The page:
Nothing makes the veins in my temple throb like yet another story about some twit who paid $30 million to fly into space. Every time this happens, we see reports in which some shady Russian zillionaire or monomaniacal entrepreneur is given all the time in the world to mouth banalities while wearing a spacesuit. What I would give for a world in which we saw 5 minutes of information about the real astronauts and the science missions, capped by the sentence: "Oh, and a space tourist will also be on the flight. Now, on to sports!"
What bothers me, apart from [Laliberte's] unctuous expressions of self-admiration, is that he sees this as a humanitarian mission, on account of he's going to read a poem about water while he's up there, in order to convince the struggling masses that water is important to children and other living things.
"My mission is dedicated to making a difference on this vital resource by using what I know best: artistry," Laliberte said. "This will be the first poetic social mission in space.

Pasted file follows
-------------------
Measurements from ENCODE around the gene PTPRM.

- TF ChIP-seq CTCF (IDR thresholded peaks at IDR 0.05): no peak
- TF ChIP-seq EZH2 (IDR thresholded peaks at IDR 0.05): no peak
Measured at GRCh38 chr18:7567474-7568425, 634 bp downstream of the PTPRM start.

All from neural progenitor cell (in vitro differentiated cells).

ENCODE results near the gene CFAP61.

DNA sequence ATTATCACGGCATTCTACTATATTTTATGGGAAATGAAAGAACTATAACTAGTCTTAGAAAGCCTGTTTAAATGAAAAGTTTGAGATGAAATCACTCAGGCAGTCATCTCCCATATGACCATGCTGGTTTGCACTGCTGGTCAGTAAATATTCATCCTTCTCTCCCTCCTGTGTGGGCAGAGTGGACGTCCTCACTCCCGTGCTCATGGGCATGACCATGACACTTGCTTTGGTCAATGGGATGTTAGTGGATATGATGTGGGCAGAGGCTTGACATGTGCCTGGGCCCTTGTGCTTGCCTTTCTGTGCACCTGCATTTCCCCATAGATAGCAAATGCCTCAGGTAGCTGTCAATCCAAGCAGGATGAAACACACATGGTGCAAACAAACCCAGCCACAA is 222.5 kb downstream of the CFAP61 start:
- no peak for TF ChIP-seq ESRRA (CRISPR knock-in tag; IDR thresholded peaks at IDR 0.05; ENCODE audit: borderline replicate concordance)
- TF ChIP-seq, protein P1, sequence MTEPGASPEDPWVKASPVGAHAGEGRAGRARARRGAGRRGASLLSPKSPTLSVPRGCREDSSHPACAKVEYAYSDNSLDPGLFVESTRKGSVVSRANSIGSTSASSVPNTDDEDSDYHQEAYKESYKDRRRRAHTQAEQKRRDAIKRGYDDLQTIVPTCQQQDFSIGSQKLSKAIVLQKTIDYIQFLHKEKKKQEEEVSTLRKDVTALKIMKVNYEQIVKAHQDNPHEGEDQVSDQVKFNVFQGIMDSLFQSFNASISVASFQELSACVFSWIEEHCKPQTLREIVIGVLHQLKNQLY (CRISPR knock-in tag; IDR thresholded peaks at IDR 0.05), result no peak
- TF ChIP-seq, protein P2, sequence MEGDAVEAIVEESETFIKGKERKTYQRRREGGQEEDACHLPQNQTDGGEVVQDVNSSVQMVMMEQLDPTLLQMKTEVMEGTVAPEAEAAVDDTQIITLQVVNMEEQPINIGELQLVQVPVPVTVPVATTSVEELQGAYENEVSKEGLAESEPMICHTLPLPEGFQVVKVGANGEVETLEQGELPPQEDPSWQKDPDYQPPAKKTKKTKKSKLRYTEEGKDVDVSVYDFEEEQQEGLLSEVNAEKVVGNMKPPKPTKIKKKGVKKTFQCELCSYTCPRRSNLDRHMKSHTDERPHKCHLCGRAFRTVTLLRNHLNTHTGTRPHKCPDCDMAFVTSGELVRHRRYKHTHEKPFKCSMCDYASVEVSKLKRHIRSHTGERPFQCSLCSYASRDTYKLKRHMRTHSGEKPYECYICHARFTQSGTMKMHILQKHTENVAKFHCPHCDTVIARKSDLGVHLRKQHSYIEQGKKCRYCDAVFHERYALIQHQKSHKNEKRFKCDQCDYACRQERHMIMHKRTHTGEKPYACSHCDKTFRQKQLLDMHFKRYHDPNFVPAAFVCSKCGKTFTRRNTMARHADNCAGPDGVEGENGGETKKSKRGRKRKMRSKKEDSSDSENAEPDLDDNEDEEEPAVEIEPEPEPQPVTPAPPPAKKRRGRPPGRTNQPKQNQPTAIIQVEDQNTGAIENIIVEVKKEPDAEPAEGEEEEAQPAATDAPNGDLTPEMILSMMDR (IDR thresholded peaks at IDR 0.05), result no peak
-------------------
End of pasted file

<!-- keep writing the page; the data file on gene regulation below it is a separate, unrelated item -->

You know what? Fuck you. In the first place, space missions were poetic long before anyone ever heard of your dunced-out new-age horseshit. In the second place, you're an asshole. In the third place, if you care that much about access to water, $30 million could save a pretty amazing number of lives over the next 12 months. Hell, AIDG could work miracles with one million bucks. . . .
Unfortunately, Laliberte seems to be less worried about saving lives than about raising global consciousness through mime and poetry and mawkish entrepreneur-speak about the power of dreams.
"I think this is one of the best investments anybody has done in order to promote the awareness of water," he said.
"If the impact is achieved, we will reach much more people than I would have done if I spent that money on Earth trying to convince people that water is an important issue."
Did I mention fuck you? Perhaps I'm a cynic, but I suspect that if Laliberte had simply taken the money he spent visioning and test-marketing the noxious phrase "poetic social mission in space," and given it to an NGO that deals with water issues, it would've done more good for the world than any of his pompous techno-hippie hijinks.
If Laliberte really wants to make the world a better place, perhaps he should consider staying up there.
Yes, Phila, I think that about covers the bases.